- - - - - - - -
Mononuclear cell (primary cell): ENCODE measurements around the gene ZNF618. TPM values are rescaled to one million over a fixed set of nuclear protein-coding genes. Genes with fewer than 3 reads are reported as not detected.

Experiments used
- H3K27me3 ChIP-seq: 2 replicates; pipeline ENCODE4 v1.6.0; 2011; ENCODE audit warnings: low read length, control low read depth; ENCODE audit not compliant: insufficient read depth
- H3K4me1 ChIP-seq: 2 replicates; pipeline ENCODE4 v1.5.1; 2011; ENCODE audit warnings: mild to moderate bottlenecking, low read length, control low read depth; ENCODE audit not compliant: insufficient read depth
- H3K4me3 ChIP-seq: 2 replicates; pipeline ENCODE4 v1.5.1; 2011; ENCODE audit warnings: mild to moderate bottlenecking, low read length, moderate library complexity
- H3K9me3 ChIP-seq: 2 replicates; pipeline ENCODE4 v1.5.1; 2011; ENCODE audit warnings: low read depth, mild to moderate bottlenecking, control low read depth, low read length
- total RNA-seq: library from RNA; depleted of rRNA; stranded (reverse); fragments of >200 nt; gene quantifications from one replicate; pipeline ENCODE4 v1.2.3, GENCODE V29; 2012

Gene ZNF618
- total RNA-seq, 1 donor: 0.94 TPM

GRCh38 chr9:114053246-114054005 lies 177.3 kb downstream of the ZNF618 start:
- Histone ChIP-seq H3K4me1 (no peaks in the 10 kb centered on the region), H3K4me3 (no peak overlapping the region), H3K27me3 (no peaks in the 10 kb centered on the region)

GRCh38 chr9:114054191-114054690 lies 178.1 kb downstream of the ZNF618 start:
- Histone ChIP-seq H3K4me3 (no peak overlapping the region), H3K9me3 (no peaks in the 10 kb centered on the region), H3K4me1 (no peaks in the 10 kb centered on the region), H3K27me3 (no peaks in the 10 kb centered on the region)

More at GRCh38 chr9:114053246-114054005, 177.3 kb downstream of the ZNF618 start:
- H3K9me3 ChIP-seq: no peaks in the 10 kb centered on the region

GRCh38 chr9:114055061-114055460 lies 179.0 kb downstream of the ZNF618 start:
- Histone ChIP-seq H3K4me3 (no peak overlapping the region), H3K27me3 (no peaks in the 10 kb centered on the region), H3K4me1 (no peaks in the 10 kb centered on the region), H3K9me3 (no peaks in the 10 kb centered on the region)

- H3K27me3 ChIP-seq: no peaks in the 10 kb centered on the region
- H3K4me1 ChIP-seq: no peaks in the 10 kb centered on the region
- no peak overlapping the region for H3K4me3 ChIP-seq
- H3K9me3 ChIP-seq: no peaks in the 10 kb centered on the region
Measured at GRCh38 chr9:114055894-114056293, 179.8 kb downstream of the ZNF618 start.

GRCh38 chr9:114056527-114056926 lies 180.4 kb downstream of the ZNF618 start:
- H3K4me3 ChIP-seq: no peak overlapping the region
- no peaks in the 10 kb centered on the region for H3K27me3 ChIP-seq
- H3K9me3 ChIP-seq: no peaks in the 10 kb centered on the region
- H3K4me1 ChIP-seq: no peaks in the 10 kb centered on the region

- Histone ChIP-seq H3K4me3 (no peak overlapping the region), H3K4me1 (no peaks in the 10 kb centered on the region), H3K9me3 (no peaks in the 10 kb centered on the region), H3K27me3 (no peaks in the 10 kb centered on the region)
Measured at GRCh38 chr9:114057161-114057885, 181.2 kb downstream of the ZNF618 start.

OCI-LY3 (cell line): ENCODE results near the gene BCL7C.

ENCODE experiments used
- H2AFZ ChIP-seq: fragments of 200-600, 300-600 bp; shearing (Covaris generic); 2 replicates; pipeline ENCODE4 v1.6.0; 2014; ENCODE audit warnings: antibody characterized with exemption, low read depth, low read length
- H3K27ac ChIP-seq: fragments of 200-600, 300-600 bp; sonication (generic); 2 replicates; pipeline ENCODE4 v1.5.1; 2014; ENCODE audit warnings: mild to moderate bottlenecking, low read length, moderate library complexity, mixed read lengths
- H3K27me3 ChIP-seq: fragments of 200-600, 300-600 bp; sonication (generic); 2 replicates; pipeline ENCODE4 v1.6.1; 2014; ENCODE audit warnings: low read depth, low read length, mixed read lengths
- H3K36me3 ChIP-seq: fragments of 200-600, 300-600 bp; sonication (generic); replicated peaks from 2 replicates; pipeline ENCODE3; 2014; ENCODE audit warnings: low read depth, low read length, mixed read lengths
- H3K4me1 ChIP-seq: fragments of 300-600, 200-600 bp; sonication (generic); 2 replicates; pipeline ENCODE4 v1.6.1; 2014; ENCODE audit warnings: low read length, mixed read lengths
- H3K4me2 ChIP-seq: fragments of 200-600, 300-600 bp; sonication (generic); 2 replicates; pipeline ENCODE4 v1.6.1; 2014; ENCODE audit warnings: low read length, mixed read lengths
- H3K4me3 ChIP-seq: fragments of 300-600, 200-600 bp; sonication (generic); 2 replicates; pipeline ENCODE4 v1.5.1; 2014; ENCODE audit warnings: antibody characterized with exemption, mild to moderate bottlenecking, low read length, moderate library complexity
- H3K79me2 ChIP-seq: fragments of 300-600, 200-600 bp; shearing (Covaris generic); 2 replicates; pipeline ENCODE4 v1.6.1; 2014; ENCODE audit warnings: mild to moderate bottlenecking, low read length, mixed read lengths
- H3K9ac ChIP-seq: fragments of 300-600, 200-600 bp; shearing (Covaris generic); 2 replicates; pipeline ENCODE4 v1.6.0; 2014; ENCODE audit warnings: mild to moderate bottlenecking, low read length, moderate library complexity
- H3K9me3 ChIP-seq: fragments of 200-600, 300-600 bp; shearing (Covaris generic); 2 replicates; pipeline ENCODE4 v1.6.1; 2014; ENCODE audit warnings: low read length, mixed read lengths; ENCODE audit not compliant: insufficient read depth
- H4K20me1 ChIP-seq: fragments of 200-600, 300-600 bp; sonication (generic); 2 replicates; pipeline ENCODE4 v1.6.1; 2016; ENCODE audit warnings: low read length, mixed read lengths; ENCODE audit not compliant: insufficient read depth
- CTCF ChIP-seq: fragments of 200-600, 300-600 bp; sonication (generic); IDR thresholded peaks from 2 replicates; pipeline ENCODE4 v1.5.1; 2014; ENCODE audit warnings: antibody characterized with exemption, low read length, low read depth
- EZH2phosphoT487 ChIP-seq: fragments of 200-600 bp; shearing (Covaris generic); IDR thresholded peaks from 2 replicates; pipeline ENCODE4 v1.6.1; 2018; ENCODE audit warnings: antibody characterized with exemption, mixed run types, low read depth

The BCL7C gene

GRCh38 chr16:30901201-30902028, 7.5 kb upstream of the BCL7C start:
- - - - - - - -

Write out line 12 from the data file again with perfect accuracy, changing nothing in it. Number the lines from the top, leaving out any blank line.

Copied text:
GRCh38 chr9:114054191-114054690 lies 178.1 kb downstream of the ZNF618 start: